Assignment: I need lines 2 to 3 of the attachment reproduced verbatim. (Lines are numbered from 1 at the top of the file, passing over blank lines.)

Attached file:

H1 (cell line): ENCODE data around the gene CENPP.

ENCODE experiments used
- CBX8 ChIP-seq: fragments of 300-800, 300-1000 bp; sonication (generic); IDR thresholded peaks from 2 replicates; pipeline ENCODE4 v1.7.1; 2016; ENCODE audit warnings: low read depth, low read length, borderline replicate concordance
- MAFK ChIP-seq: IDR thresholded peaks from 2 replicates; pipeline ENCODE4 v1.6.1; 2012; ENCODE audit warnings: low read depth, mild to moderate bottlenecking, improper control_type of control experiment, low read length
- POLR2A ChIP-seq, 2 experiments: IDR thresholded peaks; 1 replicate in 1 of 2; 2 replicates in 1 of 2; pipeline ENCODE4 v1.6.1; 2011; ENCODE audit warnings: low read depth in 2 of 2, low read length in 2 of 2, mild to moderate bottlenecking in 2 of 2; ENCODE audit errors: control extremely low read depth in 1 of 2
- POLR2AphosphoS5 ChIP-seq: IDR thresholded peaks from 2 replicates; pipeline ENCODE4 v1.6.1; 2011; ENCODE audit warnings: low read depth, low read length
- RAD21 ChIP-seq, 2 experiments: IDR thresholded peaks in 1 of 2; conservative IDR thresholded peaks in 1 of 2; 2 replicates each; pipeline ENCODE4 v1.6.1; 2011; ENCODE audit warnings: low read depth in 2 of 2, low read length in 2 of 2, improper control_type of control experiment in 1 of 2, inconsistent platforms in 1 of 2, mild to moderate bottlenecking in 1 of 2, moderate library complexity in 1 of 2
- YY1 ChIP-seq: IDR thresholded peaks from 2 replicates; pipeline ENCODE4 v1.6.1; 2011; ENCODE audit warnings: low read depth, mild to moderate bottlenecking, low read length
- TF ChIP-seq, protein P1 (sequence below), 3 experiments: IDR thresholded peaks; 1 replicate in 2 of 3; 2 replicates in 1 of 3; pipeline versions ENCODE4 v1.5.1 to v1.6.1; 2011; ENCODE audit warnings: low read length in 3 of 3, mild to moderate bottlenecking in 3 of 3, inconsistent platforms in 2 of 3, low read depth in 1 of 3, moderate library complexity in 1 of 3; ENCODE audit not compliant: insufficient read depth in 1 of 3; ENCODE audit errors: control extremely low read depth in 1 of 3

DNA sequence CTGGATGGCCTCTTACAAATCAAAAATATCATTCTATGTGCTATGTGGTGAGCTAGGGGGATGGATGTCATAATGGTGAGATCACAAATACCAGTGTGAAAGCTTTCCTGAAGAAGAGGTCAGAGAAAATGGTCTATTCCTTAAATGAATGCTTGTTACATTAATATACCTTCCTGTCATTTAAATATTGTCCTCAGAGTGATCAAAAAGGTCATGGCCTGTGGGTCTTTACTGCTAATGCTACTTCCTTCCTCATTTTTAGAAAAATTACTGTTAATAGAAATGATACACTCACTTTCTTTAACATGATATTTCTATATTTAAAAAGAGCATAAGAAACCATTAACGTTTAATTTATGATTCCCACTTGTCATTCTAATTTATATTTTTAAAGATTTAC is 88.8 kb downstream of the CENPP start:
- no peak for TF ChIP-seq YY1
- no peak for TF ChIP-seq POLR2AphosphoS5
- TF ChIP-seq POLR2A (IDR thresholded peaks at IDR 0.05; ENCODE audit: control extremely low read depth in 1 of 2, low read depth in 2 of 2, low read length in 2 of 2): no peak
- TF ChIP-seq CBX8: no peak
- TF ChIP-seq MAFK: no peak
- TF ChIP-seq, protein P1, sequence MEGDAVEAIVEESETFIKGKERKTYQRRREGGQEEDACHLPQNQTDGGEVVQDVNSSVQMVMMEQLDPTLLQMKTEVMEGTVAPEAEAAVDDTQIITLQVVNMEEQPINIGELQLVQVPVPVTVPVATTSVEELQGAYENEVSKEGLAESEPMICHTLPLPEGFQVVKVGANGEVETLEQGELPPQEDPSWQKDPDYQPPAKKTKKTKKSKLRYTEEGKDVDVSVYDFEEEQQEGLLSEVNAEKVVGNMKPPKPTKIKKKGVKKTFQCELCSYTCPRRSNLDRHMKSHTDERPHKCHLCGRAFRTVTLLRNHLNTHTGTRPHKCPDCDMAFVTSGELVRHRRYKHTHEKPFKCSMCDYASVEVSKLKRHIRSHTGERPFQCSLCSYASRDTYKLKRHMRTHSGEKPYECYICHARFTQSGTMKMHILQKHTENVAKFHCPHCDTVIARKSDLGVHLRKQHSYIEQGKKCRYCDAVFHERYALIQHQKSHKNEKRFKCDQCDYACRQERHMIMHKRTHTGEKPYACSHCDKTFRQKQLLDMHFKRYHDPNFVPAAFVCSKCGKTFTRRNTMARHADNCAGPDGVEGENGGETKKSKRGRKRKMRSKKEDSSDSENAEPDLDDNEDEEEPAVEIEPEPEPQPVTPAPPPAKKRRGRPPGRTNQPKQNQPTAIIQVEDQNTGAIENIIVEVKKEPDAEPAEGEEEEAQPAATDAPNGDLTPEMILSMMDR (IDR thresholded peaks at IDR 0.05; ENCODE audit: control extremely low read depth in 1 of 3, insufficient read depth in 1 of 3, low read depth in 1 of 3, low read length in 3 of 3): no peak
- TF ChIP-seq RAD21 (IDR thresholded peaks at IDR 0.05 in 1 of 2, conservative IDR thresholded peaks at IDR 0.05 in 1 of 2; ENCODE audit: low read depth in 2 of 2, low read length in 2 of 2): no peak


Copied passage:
ENCODE experiments used
- CBX8 ChIP-seq: fragments of 300-800, 300-1000 bp; sonication (generic); IDR thresholded peaks from 2 replicates; pipeline ENCODE4 v1.7.1; 2016; ENCODE audit warnings: low read depth, low read length, borderline replicate concordance